#3 – Is it correctly coded?

Do the diagnosis listed on the claim support the regions of your CMT?  If you are adjusting 3-4 regions and diagnosing only 1 region, it may trigger a denial.   

#4 - What story does my claim tell? 

Does the Date of Onset (CMS-1500 box 14) contain a “stale” date?  Is it more than 30-60 days old?  Does it reflect the date of your last re-exam?   It is important to update this field as re-exams are performed and treatment plans are updated.  Onset dates that have aged more than 30-60 days can be a review flag for payors.  The necessity of continued care must be established at each re-exam.  These exams should be performed every 30-45 days or 10-15 visits. 

 If any of these problems exist on the claim in question, update your software to reflect the corrections and create a corrected claim.  If your software does not flag the claim as a corrected claim, please write “CORRECTED CLAIM” on the top of the claim form.

 

In Part two of this series, we'll look at how to formulate the denial.

Functional Outcome Measures in Physical Therapy

 

Beginning January 1, 2013 Medicare requires physical therapist begin reporting functional outcomes on their claims submitted for payment. Medicare and other payers are closely scrutinizing claims for all providers.  This is especially true in the documentation of medical necessity for all physical medicine claims.  The significance of using functional outcome measures has been solidified with this new reporting requirement.

 

It is more important than ever before to objectively measure outcomes by specific, standardized measures that are used consistently throughout the episode of care.  Repeated use of the same outcome measure at the initial evaluation, each re-evaluation or progress report, and again at discharge allows a provider to clearly demonstrate the medical necessity of the care provided

 

While the requirement began January 1st, Medicare has provided a transition period from January 1 to June 30 of this year. If you're not properly reporting your outcome measures by July 1, 2013 your claims will be denied.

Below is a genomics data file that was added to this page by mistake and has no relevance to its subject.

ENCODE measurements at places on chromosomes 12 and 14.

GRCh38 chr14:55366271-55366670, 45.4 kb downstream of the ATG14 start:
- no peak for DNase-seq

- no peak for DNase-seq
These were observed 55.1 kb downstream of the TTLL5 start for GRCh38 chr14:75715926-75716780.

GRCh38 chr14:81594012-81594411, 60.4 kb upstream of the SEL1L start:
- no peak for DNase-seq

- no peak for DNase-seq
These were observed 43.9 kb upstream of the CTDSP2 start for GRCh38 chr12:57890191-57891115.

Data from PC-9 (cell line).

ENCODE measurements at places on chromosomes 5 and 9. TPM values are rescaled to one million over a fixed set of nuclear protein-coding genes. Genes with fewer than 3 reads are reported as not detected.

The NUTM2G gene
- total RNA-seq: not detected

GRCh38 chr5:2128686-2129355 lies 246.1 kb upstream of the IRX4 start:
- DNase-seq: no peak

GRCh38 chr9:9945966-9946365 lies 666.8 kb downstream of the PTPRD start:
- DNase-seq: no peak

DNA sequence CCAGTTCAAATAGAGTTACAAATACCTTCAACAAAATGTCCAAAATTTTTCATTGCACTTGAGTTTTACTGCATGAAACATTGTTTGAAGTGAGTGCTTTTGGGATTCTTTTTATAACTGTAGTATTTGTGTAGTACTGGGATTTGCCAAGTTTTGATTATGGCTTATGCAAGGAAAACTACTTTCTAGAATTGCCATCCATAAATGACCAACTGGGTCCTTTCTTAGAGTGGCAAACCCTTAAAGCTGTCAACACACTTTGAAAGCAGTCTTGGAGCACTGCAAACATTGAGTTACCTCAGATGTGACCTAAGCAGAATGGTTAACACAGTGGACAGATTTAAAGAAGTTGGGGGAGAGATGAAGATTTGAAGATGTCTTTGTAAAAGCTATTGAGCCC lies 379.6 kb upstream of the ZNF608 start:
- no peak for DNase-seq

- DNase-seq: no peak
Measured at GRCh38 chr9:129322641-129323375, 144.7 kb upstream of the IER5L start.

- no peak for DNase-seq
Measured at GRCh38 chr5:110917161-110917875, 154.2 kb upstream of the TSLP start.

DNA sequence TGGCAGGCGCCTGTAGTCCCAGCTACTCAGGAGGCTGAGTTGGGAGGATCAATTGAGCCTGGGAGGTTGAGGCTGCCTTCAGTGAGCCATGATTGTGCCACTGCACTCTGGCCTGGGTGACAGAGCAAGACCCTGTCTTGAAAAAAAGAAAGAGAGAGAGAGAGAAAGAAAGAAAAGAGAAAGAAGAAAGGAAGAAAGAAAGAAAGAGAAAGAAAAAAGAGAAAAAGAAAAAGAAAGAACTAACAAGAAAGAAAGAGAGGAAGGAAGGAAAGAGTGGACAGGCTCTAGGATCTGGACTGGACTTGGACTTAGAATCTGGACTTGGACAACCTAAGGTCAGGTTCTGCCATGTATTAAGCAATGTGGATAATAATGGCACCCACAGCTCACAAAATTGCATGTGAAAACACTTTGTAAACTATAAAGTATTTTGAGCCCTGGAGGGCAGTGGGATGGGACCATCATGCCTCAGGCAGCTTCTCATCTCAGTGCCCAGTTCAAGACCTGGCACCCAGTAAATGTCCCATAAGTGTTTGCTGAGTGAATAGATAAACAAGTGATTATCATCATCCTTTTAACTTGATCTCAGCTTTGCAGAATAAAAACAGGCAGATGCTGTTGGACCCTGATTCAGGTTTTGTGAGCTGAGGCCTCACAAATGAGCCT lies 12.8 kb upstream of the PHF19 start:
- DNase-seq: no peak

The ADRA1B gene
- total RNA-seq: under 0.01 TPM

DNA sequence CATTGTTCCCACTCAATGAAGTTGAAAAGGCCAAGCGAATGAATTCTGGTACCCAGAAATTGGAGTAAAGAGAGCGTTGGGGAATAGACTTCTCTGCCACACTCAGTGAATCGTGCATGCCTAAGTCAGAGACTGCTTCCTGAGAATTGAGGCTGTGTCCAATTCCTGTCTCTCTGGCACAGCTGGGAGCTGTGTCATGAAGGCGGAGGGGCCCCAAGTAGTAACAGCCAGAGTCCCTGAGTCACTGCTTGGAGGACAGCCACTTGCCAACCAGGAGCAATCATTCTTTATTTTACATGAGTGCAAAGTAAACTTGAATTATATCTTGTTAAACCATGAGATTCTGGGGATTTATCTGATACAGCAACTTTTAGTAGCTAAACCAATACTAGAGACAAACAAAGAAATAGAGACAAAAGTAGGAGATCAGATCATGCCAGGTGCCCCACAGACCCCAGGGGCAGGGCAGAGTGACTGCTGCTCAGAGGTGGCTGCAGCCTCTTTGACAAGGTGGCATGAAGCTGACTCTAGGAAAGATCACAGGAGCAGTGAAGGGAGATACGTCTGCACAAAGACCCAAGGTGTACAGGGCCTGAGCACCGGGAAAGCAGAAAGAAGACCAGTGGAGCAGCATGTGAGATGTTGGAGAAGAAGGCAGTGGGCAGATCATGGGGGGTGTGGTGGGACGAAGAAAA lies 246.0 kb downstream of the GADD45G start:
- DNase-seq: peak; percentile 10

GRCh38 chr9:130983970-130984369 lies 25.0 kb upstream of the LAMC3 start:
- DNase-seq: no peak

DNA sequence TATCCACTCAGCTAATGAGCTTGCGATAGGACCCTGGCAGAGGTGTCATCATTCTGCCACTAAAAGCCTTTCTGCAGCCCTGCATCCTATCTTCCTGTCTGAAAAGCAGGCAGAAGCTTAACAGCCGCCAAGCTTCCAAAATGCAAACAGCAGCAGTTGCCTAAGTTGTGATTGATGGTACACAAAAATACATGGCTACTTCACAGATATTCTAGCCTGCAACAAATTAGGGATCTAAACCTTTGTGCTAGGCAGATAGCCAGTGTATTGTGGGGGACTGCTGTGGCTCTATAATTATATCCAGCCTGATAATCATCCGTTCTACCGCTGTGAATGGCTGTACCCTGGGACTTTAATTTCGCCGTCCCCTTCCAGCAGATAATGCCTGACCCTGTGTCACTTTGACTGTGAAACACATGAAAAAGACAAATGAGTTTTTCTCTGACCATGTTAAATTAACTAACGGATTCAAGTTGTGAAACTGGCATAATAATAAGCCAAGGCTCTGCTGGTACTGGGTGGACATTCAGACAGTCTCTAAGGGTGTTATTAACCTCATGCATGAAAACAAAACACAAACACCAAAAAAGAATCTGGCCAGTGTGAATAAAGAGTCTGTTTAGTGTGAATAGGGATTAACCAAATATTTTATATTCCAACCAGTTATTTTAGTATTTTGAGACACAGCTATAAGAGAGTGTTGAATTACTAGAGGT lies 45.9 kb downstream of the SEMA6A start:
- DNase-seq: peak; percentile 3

Medicare has introduced this claims-based data collection strategy to assist in reforming the Medicare payment system for outpatient physical therapy. Medicare will use the data received to determine the need for services, the quality of care, and the value of the service received by the beneficiary.

 

Similar to the Physician Quality Reporting System (PQRS), functional outcomes are being reported by including additional codes on service lines of the CMS 1500 form (or the electronic equivalent).  The codes utilized begin with the letter G and are commonly referred to as the “G-codes”.  As in PQRS, these can be billed for $0.00 or $0.01 depending on the limitations of your practice management system.

 

These codes report to Medicare the progress beneficiaries are making towards their goal.  As the initial goals are created, a primary functional limitation is identified, the deficiency measured and the goal established.  For patients where more than one limitation may apply, the provider must make a determination as to the primary functional limitation, as only one can be reported. The therapist may use the limitation that is most clinically relevant to the successful outcome for that patient; the one that would yield the quickest functional progress; or the one that is the greatest priority for the patient. 

 

The limitation selected should reflect the predominant limitation that the therapy service is intended to address. There are six measures for physical therapists

 

       Mobility: Walking & Moving Around (PT/OT)

       Changing & Maintaining Body Position (PT/OT)

       Carrying, Moving & Handling Objects (PT/OT)

       Self Care (PT/OT)

       Other PT/OT Primary Functional Limitation (PT/OT)

        Other PT/OT Subsequent Functional Limitation (PT/OT) 

 

Click here for a printable list of codes and modifiers